“Homes, not condos! Homes, not jails!” chanted 29-year old Herb Varley at the head of yet another raucous demonstration against gentrification and the lack of social housing on the Downtown Eastside of Vancouver.
Such protests by low-income activists and residents have become commonplace, as condo projects go ahead and upscale businesses begin to open in an area where many are homeless and few have money.
But Mr. Varley was no ordinary protester. He is co-chair of the city’s ambitious, three-year effort to devise the first, broad-based community plan for the complex, ever-troubled enclave.
And his presence on the streets Tuesday was yet another indication of just how difficult it is to forge consensus in the DTES, where businesses, diverse special interests, and residents, not all of whom are low-income, jostle to be heard.
While Mr. Varley said he is staying on as co-chair of the DTES Local Area Planning Process (LAPP) for now, he is increasingly frustrated by the way things are going. “One thousand condo units have been been approved since we began working on the LAPP, and 24 units have been set aside as social housing,” Mr. Varley said. “Every single condo unit that gets approved shows bad faith, so we’ve had 1,000 shows of bad faith, versus 24 shows of good faith. I am frustrated.”
The deadline for LAPP to forge its community plan is November. The plan will focus on housing, health and social services, the local economy and public space.
Low-income representatives comprise a majority of the 30-member LAPP committee, which also includes other community groups and three business improvement associations.
Michael Clague, who co-chair’s LAPP with Mr. Varley, said the fact the plan is still on track and making progress is remarkable, considering the history of division on the Downtown Eastside.
“This is the first attempt to knit everything together, and we’re still in business, to everyone’s surprise,” said Mr. Clague. “It’s been hard, but there there has started to be communication. Groups are listening to each other.”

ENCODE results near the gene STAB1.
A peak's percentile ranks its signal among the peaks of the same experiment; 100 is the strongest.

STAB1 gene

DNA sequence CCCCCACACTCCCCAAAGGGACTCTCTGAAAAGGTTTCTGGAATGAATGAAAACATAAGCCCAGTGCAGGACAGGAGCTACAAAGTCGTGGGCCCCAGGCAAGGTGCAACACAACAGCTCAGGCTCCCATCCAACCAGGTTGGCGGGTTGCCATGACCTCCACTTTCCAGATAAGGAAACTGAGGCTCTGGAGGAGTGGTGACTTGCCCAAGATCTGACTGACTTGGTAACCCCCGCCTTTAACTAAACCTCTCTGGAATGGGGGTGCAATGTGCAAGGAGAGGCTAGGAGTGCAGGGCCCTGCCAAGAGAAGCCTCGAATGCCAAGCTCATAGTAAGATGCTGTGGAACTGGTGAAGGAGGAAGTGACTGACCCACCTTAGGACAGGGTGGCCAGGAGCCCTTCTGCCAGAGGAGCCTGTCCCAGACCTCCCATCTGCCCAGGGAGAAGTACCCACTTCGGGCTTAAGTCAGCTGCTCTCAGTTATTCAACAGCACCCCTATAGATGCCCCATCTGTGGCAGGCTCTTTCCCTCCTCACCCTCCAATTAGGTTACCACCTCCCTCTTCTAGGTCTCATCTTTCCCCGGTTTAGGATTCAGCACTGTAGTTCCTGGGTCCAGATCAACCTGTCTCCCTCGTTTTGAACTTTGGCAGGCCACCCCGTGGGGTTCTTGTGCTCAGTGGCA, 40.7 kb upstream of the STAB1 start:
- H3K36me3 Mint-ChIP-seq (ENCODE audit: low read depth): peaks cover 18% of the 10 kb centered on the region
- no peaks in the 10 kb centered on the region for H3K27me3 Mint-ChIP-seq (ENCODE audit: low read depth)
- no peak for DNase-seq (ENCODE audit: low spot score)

He agreed that enhanced market activity in the area is a problem. “The market does what the market does, and we are trying to figure out how the city can have some control over the pace of activity.”
Still, Mr. Clague said he was unhappy that Tuesday’s protest included LAPP members styling themselves as an “anti-gentrification caucus” of the committee.
“We need to know what our members are doing, so we’re not caught off guard. If there’s an action you’re about to take, you should share it with your committee colleagues,” he said. “Even if they’re not protesting as LAPP, it’s better if they are inside the tent.”
Mr. Varley, however, defended his actions.
“For me, being co-chair of the LAPP was never contingent on me giving up my activist proclivities,” he said. “Things move very slowly at times, so this is also a bit of a pressure release for the community.”
Added long-time anti-poverty activist Jean Swanson: “By doing this, he is increasing his credibility with the community he represents.”
LAPP committee member Victoria Bull also spoke at the demonstration, ripping into B.C. Housing for “doing nothing” for low-income people on the Downtown Eastside. But like Mr. Varley, she has no immediate plans to quit LAPP. “I want to see what they produce in November,” said Ms. Bull.
No one from the city was available for comment, but in an e-mailed statement, communications manager Sandy Swanton said all sides are now discussing the plan’s most critical issue, housing.
The issue is complicated by the fact that senior governments “are not signalling any new funding for social and supportive housing,” Ms. Swanton’s e-mail said.
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